3 binding conditions for IMF loan
The International Monetary Fund is set to tag three binding conditions and a host of structural reforms for the prospective $4.5 billion loan to Bangladesh, as the Washington-based multilateral lender looks to bring in lasting reforms in the country.
The mandatory conditions -- which are specific, measurable targets called quantitative performance criteria (QPC) -- would be a minimum level of net international reserves and domestic revenue collection and a ceiling on the government's budget deficit, The Daily Star has learnt from people involved in the negotiations with the IMF staff mission to thrash out the terms for the loan.
The government must meet the stipulated targets for the respective QPCs before the IMF releases the instalments, which would be disbursed over a 42-month period.
The targets for the three QPCs, which were set by the IMF with the view to building on the country's reserve buffer and creating fiscal space, would progressively increase with each instalment.
If the IMF board approves Bangladesh's loan application in its meeting in the third week of January next year, the first instalment of $447.8 million would be released the following month without the need for any prior action.
The QPCs will kick in from the second instalment onwards.
When authorising the first instalment, the IMF staff mission will set the targets for the QPCs for the second instalment of $659.18 million, scheduled for six months later.
If the government fails to meet the QPC targets, the IMF would not approve the second instalment. And if the government meets the targets, the funds would be released and the IMF staff mission would then proceed to set the targets for the next instalment, which would also be $659.18 million.
The process would repeat for the successive four instalments of $659.18 million each scheduled every six months.
Closer to home, Pakistan's $6 billion loan programme was stalled midway after the country failed to meet two of its six QPCs.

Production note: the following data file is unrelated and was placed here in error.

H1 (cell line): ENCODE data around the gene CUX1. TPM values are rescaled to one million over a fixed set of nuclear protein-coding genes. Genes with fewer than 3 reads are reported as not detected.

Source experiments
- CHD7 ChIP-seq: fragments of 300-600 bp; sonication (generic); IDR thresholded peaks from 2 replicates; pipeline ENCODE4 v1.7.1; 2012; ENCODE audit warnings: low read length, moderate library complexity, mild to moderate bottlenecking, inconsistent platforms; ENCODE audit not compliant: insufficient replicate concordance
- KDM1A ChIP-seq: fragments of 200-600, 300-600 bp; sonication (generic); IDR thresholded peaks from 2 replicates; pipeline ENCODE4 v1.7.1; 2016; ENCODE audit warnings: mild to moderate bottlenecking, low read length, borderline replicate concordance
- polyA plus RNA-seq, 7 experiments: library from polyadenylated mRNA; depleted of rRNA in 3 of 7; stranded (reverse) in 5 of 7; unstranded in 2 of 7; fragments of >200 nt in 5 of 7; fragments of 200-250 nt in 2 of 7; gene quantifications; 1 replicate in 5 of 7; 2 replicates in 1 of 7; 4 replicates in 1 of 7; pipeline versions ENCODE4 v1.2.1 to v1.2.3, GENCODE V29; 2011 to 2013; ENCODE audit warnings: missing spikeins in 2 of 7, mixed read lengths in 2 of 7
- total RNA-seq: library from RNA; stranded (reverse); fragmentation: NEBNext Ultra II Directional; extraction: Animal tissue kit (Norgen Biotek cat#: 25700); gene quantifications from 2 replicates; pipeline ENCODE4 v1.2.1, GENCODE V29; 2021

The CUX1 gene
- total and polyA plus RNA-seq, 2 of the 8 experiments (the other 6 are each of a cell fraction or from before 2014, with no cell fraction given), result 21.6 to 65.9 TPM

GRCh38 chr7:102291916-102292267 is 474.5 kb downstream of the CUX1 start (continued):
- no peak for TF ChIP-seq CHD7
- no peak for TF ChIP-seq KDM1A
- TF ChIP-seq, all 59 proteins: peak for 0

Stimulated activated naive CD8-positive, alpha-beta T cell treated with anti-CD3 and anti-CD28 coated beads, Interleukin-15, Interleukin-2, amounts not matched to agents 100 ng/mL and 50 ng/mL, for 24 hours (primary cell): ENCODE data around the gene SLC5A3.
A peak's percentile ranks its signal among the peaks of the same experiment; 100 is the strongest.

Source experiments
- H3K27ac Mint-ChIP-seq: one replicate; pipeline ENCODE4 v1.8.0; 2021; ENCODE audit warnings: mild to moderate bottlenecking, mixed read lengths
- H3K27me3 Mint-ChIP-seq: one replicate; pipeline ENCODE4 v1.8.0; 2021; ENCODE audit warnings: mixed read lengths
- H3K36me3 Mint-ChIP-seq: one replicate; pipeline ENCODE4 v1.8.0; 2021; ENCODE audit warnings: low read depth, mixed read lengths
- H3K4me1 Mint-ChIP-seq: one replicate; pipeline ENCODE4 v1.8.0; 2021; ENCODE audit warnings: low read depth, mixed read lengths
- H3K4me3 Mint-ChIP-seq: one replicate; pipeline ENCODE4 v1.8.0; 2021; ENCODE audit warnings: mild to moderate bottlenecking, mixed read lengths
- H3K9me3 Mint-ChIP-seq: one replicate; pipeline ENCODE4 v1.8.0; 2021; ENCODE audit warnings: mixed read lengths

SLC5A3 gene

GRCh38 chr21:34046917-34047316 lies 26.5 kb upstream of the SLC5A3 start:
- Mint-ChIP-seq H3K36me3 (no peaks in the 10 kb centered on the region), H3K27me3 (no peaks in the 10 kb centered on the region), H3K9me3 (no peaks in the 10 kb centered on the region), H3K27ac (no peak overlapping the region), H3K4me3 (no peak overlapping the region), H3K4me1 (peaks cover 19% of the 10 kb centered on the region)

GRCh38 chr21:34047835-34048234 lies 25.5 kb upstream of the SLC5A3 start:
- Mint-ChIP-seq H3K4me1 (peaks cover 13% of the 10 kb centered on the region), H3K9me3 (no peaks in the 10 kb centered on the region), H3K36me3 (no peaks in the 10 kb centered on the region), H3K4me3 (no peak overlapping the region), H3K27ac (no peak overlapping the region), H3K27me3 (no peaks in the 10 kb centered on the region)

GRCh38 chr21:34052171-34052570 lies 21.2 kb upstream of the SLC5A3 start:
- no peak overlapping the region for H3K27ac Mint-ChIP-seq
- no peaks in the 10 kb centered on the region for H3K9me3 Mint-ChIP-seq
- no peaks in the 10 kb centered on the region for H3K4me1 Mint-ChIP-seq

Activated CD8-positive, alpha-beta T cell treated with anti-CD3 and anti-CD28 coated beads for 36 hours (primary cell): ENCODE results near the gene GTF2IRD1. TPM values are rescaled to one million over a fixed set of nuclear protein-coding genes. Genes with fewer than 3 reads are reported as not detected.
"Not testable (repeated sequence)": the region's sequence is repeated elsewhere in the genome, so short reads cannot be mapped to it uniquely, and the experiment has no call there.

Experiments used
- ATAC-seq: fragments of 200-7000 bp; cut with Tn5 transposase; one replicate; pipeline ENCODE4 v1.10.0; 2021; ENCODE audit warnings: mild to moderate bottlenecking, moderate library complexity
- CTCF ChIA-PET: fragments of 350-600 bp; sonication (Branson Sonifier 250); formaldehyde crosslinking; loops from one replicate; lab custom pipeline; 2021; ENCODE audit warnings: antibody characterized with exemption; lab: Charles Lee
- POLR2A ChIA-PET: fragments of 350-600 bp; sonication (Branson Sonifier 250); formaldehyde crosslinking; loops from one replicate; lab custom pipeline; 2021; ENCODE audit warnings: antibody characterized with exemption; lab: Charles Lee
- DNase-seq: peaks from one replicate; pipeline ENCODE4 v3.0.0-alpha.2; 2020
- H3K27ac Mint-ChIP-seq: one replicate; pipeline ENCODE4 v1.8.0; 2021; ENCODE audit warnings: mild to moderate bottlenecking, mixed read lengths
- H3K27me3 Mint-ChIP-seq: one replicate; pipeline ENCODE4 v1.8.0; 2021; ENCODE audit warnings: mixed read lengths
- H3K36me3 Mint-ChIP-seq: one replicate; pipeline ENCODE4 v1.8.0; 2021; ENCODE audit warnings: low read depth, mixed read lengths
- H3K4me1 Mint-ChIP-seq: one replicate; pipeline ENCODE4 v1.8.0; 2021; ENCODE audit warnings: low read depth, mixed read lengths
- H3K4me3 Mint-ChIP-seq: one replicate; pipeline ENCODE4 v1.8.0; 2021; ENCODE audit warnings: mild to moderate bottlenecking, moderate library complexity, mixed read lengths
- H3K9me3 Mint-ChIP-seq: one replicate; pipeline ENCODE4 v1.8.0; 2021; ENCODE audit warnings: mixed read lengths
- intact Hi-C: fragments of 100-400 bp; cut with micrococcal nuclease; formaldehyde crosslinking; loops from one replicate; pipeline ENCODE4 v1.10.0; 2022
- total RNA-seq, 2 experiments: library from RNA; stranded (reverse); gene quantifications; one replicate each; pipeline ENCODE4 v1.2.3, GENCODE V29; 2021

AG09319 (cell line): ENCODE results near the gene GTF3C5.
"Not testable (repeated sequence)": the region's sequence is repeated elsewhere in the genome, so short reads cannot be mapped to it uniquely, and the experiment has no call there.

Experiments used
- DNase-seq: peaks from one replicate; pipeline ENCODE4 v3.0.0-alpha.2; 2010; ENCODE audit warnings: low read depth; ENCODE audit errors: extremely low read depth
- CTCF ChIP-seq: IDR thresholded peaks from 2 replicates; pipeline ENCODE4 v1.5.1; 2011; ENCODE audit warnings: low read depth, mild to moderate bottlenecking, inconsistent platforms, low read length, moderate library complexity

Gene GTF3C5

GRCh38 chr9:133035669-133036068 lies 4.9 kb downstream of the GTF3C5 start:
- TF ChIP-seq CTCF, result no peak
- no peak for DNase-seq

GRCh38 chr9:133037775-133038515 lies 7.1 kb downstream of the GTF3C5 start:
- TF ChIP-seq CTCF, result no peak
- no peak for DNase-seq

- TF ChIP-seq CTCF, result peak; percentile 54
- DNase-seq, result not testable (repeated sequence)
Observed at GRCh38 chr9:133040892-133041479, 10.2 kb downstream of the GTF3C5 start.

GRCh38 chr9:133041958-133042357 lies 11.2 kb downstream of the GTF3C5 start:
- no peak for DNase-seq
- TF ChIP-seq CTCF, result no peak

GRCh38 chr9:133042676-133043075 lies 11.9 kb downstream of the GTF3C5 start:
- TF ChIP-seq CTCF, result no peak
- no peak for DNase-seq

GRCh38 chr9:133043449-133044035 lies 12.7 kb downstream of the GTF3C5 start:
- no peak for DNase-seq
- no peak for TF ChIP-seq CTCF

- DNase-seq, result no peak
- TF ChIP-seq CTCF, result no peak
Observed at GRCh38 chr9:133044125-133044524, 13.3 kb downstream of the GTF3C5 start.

Zahid Hussain, a former lead economist of the World Bank's Dhaka office, is unsure whether the three QPCs set would be practicable and effective.
"In case of reserves, it is possible to set an achievable QPC, and based on that, reforms in exchange rate management can be hoped."
For revenue, unless the floor is realistic and based on historical performance, it could derail the programme for Bangladesh.
"For budget deficit, since it is a ratio, it will depend on a random factor. If the GDP deficit does not increase, then the question arises of where you would do the correction: numerator or denominator. This is not a good QPC and will create confusion."
Identifying the corrective actions for failure to meet the budget deficit QPC would be tricky then, Hussain added.
Other than the three QPCs, the IMF loan programme, which would be the 13th for Bangladesh, would come with a host of indicative targets and 15-16 structural benchmarks. Both the structural benchmarks and indicative targets would have a timeline.
Indicative targets are similar to QPCs in that those are quantitative indicators to assess progress in meeting a programme's objectives. Sometimes ITs are set instead of QPCs because of uncertainty about economic trends. As uncertainty is reduced, these targets may become QPCs, with appropriate modifications.
Structural benchmarks are reform measures that often are non-quantifiable but are critical for achieving programme goals and are intended as markers to assess programme implementation.
Missed structural benchmarks and indicative targets would not lead to a pause in instalment disbursements. But the country would need to send in a detailed report to the IMF board on why the conditions were not met.
The IMF board would assess it in the context of overall programme performance and then give a fresh timeline to meet those conditions.
The structural benchmarks for Bangladesh would comprise measures to improve governance in the financial sector; amendments to the Bank Company Act; leaving out government staff's pension and interest on savings certificates from social safety net programmes; implementing the VAT law; automated fuel pricing; setting up an asset management company to dispose of soured loans.
Indicative targets may include bringing down the banking sector's default loans to within 10 percent and raising the capital adequacy ratio to the BASEL 3 requirement of 12.5 percent and a minimum level for social spending.
In the coming weeks, the IMF staff mission would be preparing a country report including the terms agreed upon by the government.
The report would be sent to the government by the middle of December. Finance Minister AHM Mustafa Kamal and Bangladesh Bank Governor Abdur Rouf Talukder would then sign on the dotted line and send the official proposal to the IMF management, which would be forwarded to the board.
Then in the second week of January, a deputy managing director of the IMF would visit Bangladesh on a fact-finding mission.
The deputy managing director would be placing the proposal to the IMF board and answering all queries the board members might have on the loan proposal when authorising the programme.